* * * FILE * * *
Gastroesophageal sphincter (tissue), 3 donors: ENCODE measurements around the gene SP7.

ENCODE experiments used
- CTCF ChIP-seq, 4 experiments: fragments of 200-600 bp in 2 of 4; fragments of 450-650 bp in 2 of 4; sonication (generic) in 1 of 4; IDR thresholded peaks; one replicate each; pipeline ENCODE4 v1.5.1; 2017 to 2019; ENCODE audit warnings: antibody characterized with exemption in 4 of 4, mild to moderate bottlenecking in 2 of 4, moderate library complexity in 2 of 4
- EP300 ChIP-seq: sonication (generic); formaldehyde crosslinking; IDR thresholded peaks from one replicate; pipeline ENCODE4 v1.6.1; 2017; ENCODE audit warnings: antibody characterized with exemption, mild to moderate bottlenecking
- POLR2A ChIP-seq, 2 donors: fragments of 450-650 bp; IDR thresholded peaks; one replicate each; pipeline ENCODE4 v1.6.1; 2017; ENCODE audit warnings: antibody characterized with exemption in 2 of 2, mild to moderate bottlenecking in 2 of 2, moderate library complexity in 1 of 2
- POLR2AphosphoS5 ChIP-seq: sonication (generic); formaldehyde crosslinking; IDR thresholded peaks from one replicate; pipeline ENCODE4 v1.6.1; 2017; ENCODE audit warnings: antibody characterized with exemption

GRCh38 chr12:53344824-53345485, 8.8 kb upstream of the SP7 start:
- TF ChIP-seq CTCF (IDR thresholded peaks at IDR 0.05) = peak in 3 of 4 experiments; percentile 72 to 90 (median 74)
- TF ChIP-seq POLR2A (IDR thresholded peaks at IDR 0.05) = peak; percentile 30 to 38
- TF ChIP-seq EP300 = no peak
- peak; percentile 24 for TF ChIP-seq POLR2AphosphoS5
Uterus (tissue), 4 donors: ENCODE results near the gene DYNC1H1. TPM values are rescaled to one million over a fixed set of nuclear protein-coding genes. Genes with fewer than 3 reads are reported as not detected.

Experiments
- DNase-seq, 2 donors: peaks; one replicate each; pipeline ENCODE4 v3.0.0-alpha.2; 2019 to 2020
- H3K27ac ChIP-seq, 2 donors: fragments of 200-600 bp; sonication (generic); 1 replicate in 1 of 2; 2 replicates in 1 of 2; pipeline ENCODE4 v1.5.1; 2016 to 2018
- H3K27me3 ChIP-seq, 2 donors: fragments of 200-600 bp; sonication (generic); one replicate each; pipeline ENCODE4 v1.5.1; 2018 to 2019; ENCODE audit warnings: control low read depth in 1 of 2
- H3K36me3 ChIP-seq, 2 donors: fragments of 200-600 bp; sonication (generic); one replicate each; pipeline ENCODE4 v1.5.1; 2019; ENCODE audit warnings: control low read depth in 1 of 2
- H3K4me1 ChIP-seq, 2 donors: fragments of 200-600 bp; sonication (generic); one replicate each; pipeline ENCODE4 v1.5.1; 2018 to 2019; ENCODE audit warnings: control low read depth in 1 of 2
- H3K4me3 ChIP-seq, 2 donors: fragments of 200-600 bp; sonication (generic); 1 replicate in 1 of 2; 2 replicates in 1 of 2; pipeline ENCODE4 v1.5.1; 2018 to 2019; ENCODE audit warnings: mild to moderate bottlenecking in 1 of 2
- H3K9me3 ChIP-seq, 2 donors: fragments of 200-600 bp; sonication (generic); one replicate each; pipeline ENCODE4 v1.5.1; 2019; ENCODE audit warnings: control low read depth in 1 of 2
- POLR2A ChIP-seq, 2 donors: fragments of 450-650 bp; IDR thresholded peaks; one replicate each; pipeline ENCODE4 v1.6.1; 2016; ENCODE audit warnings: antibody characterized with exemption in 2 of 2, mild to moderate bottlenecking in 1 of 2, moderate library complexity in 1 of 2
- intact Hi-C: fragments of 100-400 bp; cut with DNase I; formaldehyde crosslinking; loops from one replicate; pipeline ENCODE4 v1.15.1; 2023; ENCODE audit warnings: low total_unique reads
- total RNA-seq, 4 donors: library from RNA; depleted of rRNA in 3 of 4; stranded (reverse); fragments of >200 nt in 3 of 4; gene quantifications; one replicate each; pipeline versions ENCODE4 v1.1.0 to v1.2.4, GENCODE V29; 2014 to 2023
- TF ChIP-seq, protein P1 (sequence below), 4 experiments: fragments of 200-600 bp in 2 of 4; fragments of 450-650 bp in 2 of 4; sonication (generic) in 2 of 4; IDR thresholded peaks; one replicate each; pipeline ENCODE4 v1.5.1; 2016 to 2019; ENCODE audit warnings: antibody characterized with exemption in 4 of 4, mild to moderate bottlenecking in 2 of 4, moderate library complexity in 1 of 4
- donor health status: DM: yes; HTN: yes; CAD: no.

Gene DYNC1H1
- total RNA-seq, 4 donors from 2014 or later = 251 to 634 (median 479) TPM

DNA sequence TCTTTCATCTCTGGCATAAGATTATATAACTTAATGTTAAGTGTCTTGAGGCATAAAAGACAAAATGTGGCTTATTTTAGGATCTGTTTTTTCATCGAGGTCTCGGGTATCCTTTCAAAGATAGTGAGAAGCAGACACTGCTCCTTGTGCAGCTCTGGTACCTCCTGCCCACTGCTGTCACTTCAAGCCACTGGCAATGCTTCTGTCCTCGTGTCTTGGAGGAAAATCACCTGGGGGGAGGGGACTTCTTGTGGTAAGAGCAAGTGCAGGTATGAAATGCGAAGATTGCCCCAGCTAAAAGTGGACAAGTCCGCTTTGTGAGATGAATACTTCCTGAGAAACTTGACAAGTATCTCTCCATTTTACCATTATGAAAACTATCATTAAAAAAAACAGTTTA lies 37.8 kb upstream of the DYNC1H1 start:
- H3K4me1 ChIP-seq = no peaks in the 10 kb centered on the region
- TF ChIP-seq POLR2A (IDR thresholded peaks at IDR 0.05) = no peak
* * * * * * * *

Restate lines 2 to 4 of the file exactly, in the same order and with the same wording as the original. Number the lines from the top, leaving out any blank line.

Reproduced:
ENCODE experiments used
- CTCF ChIP-seq, 4 experiments: fragments of 200-600 bp in 2 of 4; fragments of 450-650 bp in 2 of 4; sonication (generic) in 1 of 4; IDR thresholded peaks; one replicate each; pipeline ENCODE4 v1.5.1; 2017 to 2019; ENCODE audit warnings: antibody characterized with exemption in 4 of 4, mild to moderate bottlenecking in 2 of 4, moderate library complexity in 2 of 4
- EP300 ChIP-seq: sonication (generic); formaldehyde crosslinking; IDR thresholded peaks from one replicate; pipeline ENCODE4 v1.6.1; 2017; ENCODE audit warnings: antibody characterized with exemption, mild to moderate bottlenecking